Under the Persian carpet

Persian carpet
Are tourists welcome after the revolution? Is there fun after fundamentalism? Stephen Moss finds a country that cares for its ancient heritage and still celebrates the old rituals of politeness and hospitality

I had been warned to expect long bureaucratic delays at Tehran airport – a combination of dotty officialdom and anti-western feeling. So when the man in the glass booth glanced at my passport, waved me through and told me to have a nice day, I was mortified. I didn’t come all this way not to be confronted with the unbending forces of militant Islam. It has to be tougher than this.

Tehran was wet, noisy and traffic-ridden. Crossing the road is an art form: the secret is to look nonchalant, swaying to avoid trucks and scooters like a bullfighter.

Tourism to Iran is increasing: the Italians, Japanese and Germans have been coming for a while, and the Americans are now beginning to come, too. Despite the “Great Satan” stuff, they receive a warm welcome, and the Iranians hope they will take back a positive message to a country that still maintains a trade embargo.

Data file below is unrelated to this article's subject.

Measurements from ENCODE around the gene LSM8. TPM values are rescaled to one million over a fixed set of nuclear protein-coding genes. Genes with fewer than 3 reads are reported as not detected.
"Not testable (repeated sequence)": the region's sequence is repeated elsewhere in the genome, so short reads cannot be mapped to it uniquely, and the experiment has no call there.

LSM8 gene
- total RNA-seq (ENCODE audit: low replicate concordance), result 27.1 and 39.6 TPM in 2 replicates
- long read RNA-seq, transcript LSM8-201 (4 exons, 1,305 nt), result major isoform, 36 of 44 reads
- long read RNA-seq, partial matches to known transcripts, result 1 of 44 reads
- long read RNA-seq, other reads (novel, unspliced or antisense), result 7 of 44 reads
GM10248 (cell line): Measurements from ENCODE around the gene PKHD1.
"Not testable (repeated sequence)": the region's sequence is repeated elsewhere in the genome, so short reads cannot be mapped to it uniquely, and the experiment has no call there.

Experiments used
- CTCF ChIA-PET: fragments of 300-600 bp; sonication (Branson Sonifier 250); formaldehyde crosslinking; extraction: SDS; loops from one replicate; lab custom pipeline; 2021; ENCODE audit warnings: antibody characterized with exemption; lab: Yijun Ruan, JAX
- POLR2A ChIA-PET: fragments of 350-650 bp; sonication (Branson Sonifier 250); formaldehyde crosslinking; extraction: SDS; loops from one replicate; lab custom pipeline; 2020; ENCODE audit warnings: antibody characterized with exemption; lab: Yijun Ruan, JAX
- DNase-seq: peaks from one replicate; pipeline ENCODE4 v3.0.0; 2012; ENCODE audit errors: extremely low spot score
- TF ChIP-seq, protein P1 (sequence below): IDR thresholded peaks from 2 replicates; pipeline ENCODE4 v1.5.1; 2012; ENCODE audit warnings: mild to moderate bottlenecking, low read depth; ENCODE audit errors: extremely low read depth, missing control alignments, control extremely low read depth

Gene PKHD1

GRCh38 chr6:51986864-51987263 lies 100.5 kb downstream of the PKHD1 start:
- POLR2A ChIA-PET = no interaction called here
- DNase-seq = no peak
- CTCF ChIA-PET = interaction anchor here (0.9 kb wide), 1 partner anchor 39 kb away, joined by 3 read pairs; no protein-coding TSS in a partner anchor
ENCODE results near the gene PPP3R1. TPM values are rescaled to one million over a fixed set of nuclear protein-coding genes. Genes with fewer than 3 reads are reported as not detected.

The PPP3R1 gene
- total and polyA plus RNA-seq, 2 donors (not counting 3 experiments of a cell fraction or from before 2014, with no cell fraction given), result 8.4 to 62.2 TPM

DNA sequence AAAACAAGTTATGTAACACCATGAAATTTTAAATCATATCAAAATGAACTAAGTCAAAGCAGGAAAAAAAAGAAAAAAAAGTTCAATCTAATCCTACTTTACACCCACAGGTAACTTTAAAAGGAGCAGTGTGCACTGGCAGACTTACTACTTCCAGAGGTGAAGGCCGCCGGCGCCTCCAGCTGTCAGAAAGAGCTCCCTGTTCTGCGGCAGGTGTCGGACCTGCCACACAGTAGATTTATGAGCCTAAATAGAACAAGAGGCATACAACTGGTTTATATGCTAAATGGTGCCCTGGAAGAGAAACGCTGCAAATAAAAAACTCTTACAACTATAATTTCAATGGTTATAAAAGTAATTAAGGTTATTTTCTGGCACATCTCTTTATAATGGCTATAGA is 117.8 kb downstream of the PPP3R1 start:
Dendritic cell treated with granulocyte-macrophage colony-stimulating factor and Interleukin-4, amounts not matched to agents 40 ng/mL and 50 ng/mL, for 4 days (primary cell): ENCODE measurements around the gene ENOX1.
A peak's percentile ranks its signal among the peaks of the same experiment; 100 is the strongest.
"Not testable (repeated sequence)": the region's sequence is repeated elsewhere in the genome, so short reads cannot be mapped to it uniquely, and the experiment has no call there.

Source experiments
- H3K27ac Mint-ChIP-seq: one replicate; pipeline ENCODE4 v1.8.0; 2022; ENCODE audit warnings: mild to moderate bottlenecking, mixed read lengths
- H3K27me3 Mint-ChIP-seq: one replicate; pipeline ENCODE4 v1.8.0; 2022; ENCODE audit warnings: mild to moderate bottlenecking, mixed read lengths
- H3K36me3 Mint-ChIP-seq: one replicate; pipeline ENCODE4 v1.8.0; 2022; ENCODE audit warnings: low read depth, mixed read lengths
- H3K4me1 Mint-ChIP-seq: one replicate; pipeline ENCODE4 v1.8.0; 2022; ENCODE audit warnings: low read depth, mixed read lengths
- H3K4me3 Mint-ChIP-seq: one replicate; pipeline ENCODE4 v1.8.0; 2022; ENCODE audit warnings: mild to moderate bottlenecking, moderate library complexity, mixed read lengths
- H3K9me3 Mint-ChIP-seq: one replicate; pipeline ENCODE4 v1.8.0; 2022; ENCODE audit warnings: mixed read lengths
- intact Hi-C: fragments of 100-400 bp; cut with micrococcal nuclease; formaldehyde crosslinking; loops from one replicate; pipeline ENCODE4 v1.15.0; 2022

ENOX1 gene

There were plenty of tourists in the Alborz restaurant, where I had the first of many chelo kebabs . An Italian woman at the next table was wearing a black headscarf (obligatory for women, though the colour is optional) with a Calvin Klein logo. The waiters at the Alborz make a point of asking the nationality of tourists and putting their national flags on their tables. Except for Americans, who get an apology: their flag is banned in Iran. This is odd because, in the absence of alcohol, everyone drinks Coca-Cola (or the local equivalent Zam Zam) and, with credit cards and travellers’ cheques virtually useless, tourists are advised to bring dollars.

At the National Museum of Iran, I was given a tutorial in Iranian history, but still had trouble separating the Seleucids from the Sassanians. The Iranian revolution, unlike, say, the French, did not adopt a year-zero approach: Iran is proud of its heritage as one of the cradles of civilisation. The museum has ceramics dating back to the 5th millennium BC, seals and stylised sculptures from the 4th millennium BC. The collection is magnificent and illuminating: every pitcher tells a story.